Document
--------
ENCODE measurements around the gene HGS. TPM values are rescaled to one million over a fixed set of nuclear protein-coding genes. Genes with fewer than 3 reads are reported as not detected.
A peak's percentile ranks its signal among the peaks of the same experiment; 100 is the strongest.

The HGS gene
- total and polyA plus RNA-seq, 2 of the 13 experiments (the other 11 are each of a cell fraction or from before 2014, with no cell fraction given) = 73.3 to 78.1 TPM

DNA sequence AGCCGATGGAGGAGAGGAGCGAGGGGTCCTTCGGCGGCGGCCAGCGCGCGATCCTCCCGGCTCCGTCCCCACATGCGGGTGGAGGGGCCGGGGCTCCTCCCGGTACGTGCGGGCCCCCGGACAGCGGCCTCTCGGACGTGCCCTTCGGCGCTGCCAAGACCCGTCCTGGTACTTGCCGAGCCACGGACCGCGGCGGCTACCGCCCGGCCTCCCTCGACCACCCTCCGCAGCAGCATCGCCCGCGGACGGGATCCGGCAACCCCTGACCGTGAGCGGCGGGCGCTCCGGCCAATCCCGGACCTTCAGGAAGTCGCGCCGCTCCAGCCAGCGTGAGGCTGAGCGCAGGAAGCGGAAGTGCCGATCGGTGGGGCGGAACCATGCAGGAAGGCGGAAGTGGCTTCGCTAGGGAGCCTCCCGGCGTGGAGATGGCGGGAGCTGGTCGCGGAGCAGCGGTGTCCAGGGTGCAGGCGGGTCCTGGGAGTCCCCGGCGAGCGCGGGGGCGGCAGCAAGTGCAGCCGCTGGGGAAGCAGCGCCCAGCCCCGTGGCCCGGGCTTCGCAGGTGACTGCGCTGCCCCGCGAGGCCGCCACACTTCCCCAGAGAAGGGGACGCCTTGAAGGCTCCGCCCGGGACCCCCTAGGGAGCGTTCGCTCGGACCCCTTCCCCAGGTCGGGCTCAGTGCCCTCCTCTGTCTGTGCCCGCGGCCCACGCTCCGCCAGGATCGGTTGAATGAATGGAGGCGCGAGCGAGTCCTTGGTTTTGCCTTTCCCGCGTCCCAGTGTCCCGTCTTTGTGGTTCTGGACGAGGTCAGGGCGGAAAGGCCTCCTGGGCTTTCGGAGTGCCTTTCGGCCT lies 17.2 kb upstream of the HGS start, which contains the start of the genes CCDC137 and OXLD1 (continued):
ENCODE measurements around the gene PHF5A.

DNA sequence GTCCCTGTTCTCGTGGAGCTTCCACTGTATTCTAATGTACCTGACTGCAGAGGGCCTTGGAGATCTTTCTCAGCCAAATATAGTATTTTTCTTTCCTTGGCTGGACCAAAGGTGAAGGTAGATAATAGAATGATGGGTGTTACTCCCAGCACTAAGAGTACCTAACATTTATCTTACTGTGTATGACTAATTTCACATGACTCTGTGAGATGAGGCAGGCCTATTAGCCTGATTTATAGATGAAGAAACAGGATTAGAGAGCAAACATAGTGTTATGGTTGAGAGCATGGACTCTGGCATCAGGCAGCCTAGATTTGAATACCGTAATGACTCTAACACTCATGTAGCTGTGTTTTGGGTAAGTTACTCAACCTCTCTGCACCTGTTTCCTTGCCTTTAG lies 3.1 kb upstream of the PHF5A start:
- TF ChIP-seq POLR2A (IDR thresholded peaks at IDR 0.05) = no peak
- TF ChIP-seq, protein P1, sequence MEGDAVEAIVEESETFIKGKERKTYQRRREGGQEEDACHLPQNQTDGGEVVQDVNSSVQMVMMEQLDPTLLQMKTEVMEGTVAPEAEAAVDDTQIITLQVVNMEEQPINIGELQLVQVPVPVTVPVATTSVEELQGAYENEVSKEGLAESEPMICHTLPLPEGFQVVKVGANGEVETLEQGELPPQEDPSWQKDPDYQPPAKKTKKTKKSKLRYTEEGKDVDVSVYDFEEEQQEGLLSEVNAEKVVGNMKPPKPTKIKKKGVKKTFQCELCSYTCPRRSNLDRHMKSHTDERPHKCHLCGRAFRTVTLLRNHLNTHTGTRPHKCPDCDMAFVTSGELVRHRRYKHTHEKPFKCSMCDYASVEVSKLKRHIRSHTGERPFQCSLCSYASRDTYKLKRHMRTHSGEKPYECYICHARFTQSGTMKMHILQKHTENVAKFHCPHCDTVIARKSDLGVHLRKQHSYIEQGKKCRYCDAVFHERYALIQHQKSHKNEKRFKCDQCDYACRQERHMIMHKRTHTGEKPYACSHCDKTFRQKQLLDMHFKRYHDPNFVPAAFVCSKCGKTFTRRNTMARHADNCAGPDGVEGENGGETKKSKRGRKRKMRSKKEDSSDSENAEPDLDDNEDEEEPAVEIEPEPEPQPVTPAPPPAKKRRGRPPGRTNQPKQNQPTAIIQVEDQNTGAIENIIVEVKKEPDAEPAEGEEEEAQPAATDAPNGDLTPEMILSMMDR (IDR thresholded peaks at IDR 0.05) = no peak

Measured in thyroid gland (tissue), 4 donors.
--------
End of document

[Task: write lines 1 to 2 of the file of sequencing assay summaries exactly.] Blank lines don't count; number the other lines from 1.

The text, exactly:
ENCODE measurements around the gene HGS. TPM values are rescaled to one million over a fixed set of nuclear protein-coding genes. Genes with fewer than 3 reads are reported as not detected.
A peak's percentile ranks its signal among the peaks of the same experiment; 100 is the strongest.